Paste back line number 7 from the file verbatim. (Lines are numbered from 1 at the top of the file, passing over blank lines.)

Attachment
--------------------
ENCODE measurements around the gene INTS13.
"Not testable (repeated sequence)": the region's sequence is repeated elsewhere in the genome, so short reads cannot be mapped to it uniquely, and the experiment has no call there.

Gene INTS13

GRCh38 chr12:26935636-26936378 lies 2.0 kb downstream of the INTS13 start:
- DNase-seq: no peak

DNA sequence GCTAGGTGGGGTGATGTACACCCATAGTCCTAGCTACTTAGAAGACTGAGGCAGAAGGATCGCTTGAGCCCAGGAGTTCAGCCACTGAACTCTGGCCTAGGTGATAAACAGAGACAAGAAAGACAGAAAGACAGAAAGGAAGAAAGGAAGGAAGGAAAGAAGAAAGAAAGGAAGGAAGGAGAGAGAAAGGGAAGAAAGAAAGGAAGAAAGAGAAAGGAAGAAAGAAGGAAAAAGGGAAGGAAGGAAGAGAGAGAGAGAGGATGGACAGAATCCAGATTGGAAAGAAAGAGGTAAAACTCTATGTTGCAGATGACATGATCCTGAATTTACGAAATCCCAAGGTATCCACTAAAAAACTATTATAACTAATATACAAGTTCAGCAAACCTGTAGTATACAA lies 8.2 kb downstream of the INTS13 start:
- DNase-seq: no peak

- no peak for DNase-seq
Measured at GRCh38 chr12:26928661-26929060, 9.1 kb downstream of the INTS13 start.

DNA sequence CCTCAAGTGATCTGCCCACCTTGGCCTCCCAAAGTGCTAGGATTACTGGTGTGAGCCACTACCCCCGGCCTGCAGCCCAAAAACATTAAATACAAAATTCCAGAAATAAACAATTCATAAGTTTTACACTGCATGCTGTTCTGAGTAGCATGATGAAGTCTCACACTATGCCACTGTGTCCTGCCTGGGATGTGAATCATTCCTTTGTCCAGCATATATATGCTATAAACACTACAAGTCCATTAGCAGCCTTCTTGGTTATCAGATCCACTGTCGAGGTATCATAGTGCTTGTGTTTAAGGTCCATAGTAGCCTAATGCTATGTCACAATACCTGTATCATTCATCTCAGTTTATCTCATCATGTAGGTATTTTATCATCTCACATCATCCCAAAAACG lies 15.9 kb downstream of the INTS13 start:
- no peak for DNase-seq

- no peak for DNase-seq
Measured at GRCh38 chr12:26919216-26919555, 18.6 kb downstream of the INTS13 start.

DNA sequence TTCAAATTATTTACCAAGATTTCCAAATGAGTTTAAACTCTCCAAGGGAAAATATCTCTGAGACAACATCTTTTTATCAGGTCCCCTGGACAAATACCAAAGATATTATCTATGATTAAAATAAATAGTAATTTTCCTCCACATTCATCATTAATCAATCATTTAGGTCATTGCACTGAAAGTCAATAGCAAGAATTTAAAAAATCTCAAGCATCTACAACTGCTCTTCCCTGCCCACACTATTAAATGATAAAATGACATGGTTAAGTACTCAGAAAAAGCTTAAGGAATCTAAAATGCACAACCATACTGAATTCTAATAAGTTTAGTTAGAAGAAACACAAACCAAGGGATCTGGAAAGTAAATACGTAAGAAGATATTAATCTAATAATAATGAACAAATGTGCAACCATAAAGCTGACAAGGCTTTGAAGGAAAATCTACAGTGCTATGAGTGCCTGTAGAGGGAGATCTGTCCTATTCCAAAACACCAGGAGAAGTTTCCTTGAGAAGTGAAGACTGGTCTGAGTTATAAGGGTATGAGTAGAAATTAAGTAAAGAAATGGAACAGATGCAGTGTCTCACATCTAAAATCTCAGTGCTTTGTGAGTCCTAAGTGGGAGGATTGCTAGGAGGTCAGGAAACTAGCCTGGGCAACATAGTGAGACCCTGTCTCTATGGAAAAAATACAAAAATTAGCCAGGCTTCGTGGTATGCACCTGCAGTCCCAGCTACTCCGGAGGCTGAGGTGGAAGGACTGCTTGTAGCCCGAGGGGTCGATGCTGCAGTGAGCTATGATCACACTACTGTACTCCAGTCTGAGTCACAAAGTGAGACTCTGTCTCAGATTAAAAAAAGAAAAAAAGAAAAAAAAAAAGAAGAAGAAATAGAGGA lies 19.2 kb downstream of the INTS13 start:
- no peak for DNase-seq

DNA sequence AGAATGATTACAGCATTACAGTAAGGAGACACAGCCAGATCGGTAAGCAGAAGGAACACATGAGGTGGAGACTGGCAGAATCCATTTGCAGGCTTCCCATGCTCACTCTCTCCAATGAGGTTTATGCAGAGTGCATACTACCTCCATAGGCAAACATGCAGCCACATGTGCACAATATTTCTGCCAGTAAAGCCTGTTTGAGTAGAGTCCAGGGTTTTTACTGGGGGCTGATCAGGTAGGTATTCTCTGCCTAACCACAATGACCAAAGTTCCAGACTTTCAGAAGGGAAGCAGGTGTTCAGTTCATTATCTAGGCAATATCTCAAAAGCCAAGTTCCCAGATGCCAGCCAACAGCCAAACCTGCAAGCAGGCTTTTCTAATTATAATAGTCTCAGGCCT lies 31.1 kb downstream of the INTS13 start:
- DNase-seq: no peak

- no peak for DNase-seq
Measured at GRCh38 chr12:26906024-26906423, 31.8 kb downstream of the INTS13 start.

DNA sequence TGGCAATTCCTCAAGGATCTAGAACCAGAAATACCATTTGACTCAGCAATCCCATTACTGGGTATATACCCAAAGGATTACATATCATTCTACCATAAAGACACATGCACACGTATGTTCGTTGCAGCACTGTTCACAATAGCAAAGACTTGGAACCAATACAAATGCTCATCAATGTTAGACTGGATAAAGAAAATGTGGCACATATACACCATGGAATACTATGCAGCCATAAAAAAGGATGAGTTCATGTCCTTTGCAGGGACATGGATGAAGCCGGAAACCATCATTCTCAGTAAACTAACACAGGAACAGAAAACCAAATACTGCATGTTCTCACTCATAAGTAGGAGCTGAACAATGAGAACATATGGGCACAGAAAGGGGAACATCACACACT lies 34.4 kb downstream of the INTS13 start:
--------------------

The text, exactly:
- DNase-seq: no peak